“There are 1,123 townships and 117 charter townships which are all actively functioning governmental units. Townships are the original units of government formed in the state. Typically, though not always, townships are 36 square miles in size. Each township is governed by a board of trustees consisting of the township supervisor, township clerk, township treasurer, and two or four elected trustees. The entire state is covered by township governments except for areas within cities.” (quote provided by MSU Extension)
“State laws authorize both types of Michigan townships to perform mandated and permissive functions. Mandated Functions are activities that townships are required to perform. The three broadest mandated responsibilities are assessment administration, elections administration and tax collection. In addition to these broad mandates, there are other more narrow state requirements. Procedures for the township’s financial administration, such as budgets, accounting, investments and deposits, are closely regulated by the state.” (quote provided by MSU Extension)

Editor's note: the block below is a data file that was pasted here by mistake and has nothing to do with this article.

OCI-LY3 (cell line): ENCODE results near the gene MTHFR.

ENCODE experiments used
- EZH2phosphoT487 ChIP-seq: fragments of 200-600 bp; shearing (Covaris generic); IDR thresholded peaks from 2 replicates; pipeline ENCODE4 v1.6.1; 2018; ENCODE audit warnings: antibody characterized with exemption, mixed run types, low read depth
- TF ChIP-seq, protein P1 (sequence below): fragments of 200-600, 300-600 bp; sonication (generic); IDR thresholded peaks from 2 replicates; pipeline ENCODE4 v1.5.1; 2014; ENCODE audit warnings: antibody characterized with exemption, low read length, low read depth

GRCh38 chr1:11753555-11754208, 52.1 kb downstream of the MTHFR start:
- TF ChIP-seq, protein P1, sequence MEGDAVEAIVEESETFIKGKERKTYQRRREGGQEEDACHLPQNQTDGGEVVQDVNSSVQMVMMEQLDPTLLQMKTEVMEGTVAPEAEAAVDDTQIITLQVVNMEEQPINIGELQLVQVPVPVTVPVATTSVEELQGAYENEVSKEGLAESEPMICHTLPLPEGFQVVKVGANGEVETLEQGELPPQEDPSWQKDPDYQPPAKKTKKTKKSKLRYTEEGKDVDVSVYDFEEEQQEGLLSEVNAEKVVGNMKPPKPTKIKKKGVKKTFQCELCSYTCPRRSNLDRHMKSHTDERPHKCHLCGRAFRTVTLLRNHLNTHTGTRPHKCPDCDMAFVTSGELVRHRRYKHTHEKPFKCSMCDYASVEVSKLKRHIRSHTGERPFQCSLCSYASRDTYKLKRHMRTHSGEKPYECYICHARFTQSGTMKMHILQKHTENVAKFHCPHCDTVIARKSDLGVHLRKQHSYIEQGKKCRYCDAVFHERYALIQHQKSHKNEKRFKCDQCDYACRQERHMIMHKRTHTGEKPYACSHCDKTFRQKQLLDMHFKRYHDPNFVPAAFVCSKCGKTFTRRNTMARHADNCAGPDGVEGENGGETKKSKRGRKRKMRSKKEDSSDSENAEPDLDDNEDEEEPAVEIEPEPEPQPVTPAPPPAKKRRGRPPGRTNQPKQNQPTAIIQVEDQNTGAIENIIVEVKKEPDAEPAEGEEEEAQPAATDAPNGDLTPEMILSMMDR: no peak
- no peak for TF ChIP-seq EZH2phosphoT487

Douglas A. Glick, LMSW
The best way to reach a Township official is by email or phone. Historically the township has been administered from at home offices. More recently, the Township Hall has been multi-purposed as office space, polling place and community center.
You can usually find the Clerk/Interim Zoning Administrator and the Treasurer at the Township Hall on Tuesdays during the winter months; often one or both will be available between 10 am and 5 pm. If you are making a special trip, please call to make sure whom you want to speak with will be available.
Although some of the Township Officials hold jobs in other fields, most officials can be met with by appointment and are generally available at the monthly Township Board meetings currently scheduled the second Tuesday each month at 6:30 pm.